An all-new vibe. New ways of doing things, of looking at all the things we've always done. Innovation. Paradigm shifting. New media synergy. Well, the cat's out of the bag: Viva El Birdos is different, and it is all new.
And this is what the new Viva El Birdos is all about: Pete Kozma. Pete Kozma United.
You're welcome to explore the new Pete Kozma for yourself, but I'd like to take you on a little tour, if that's all right, of some of the new features you can expect in Pete Kozma 2.0. The Vox Media product team has been working day and night on the Cardinals' shortstop-to my detailed specifications-and I feel confident in saying that it's the best Pete Kozma you've ever seen.
Here's some of the new stuff you're going to want to see:
Home run power. Older Pete Kozma designs afforded minimal space for power hitting. It just wasn't something we thought about back in 2007, the last time he was redesigned. Shortstops were different then; Pete Kozma 1.0 was great for its time, but here in 2012 the limitations were beginning to show.
Pete Kozma United's slugging percentage is now rated more than 300 points higher than Rick Porcello's. You've been asking for a lot of features, and my new specs deliver. Pulling the ball? Check. Full-screen dinger highlights presented by Joe Mauer? Yawn.
Actual shortstop defense. When I started talking about a full-scale Pete Kozma redesign, a lot of people were really unhelpful about it. Some of them said it was because what I was proposing was dangerous and illegal, but I've been moderating internet communities for a long time, and I've learned that when people say "dangerous and illegal" they usually mean they're worried about someone changing the things they love about a blog, or a shortstop.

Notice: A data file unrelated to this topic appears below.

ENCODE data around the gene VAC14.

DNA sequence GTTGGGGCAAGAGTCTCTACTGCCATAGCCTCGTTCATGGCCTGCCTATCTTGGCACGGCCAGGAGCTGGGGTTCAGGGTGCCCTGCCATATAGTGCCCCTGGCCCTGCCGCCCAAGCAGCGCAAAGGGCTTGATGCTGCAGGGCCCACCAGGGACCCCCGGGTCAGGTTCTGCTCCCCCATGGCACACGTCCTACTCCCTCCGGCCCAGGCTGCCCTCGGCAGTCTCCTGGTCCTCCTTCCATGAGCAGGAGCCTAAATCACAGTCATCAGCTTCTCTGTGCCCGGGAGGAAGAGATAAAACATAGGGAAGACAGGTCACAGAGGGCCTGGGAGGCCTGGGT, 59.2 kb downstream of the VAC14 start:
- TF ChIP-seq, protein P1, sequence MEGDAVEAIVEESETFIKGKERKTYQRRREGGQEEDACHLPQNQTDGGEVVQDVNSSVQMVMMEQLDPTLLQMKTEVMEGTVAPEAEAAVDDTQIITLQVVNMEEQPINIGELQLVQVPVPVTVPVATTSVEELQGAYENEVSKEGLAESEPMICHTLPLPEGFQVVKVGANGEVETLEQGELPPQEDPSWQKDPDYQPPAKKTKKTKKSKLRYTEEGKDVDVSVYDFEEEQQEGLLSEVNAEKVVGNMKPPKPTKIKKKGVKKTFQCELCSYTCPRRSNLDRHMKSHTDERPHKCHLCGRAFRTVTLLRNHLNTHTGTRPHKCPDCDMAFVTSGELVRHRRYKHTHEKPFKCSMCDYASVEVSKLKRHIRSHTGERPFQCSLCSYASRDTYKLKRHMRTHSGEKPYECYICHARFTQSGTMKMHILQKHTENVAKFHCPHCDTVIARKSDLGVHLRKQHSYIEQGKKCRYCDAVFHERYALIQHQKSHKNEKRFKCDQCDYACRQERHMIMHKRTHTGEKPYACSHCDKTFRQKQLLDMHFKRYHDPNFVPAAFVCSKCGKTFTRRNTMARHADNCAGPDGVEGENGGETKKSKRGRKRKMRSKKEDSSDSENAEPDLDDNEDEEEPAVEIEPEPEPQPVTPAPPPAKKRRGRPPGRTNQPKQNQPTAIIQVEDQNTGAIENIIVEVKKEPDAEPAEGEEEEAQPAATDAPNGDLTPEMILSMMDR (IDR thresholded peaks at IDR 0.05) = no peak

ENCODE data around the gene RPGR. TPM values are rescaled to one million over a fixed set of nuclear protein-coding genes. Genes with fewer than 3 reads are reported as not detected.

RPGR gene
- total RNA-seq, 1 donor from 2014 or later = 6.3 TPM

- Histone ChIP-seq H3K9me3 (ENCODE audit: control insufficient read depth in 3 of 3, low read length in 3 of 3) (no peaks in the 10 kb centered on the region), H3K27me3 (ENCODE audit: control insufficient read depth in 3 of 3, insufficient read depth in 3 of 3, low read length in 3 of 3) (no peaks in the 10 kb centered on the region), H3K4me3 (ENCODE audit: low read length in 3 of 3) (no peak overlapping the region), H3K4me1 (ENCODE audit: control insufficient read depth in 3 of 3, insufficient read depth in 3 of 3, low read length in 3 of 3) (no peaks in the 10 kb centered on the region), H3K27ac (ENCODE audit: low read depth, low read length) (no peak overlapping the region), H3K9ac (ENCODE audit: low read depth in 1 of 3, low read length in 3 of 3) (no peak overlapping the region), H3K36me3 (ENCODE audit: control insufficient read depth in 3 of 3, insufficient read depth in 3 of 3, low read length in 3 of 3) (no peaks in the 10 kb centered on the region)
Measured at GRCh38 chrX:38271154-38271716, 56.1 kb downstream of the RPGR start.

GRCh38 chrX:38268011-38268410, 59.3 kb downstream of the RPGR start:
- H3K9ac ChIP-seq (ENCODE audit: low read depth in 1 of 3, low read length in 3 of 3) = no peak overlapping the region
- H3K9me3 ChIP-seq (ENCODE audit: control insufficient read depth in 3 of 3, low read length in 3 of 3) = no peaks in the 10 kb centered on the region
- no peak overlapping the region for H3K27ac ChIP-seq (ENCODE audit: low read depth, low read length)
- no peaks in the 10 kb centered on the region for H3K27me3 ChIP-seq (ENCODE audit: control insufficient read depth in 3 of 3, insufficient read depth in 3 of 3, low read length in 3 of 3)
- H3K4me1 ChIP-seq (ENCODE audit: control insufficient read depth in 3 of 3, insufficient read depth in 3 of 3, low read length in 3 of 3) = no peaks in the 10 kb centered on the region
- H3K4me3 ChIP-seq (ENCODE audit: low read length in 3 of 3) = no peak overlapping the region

No worries, guys: I listened. Pete Kozma is still an actual shortstop, and not a second baseman, or Skip Schumaker, or a big pile of baseball bats with a glove on it.
You can count on the new Pete Kozma to continue to be a real shortstop even under Jake Westbrook-sized ground ball loads. The new Kozma has been designed to respond gracefully to the grounder needs of the pitcher you have, not the pitcher you wish you had.
A BAbip of .363. Okay, I need to recheck some of my math on these specs, if you'll just-
-sorry, Excel takes forever to open, you know how it is-
-yeah. A batting average of .363 on balls in play. Because a high batting average is good, right? You want that. Nobody would ever say, "Man, this guy's batting average is too high, I wish he were
Half as many triples as singles. Which, again, like, who's complaining, exactly? I mean Ichiro would have like 100 triples a year at that
A 2012 line of .238/.296/.377. You know, some people-some people are just never going to appreciate what you do, and they're never going to come around to new ways of doing things, no matter how many laws you had to circumvent to redesign a professional baseball player.
It's been nice for now, though, right? I mean, Bo Hart finished the 2003 season as a totally average second baseman, no matter how below-average he really was, and that team couldn't have finished the way it did without him. That is-it would have been less heartbreaking, but probably over sooner, at least.
Okay. Okay. The 2012 Cardinals are 3.5 games up in the second Wild Card spot this morning, and Pete Kozma United has a lot to do with it. So maybe he'll almost definitely fall back to earth, and maybe he shouldn't be starting at shortstop right now, even, but you liked the dingers, right?
And-well, look. I probably shouldn't have asked bjork and the rest of the product guys to redesign the shortstop while they were busy relaunching all the websites, especially since they turned me down and I had to code Pete Kozma United myself and I don't really know a lot of assembly. But SB Nation United is pretty great, at least.
Did anybody remember to back up Ryan Jackson?